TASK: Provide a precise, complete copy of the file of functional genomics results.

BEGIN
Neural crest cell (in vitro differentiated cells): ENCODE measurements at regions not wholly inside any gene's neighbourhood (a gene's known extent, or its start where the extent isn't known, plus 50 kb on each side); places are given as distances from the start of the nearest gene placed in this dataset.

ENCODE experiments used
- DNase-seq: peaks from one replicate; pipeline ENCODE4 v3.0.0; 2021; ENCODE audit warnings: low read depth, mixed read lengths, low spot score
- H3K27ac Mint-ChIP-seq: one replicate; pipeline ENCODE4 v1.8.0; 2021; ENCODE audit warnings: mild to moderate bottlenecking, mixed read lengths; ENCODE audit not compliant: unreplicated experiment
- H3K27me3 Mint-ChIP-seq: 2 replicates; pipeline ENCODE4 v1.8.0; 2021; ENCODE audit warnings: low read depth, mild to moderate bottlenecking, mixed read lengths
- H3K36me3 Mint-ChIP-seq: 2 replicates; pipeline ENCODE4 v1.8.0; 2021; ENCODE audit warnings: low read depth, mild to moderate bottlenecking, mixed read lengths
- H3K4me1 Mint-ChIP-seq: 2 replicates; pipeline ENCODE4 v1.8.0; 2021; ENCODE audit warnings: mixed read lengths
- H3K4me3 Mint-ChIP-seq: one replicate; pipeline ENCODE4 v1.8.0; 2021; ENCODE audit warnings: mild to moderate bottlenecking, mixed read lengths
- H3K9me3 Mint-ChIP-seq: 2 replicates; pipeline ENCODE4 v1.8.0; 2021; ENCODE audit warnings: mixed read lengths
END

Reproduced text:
Neural crest cell (in vitro differentiated cells): ENCODE measurements at regions not wholly inside any gene's neighbourhood (a gene's known extent, or its start where the extent isn't known, plus 50 kb on each side); places are given as distances from the start of the nearest gene placed in this dataset.

ENCODE experiments used
- DNase-seq: peaks from one replicate; pipeline ENCODE4 v3.0.0; 2021; ENCODE audit warnings: low read depth, mixed read lengths, low spot score
- H3K27ac Mint-ChIP-seq: one replicate; pipeline ENCODE4 v1.8.0; 2021; ENCODE audit warnings: mild to moderate bottlenecking, mixed read lengths; ENCODE audit not compliant: unreplicated experiment
- H3K27me3 Mint-ChIP-seq: 2 replicates; pipeline ENCODE4 v1.8.0; 2021; ENCODE audit warnings: low read depth, mild to moderate bottlenecking, mixed read lengths
- H3K36me3 Mint-ChIP-seq: 2 replicates; pipeline ENCODE4 v1.8.0; 2021; ENCODE audit warnings: low read depth, mild to moderate bottlenecking, mixed read lengths
- H3K4me1 Mint-ChIP-seq: 2 replicates; pipeline ENCODE4 v1.8.0; 2021; ENCODE audit warnings: mixed read lengths
- H3K4me3 Mint-ChIP-seq: one replicate; pipeline ENCODE4 v1.8.0; 2021; ENCODE audit warnings: mild to moderate bottlenecking, mixed read lengths
- H3K9me3 Mint-ChIP-seq: 2 replicates; pipeline ENCODE4 v1.8.0; 2021; ENCODE audit warnings: mixed read lengths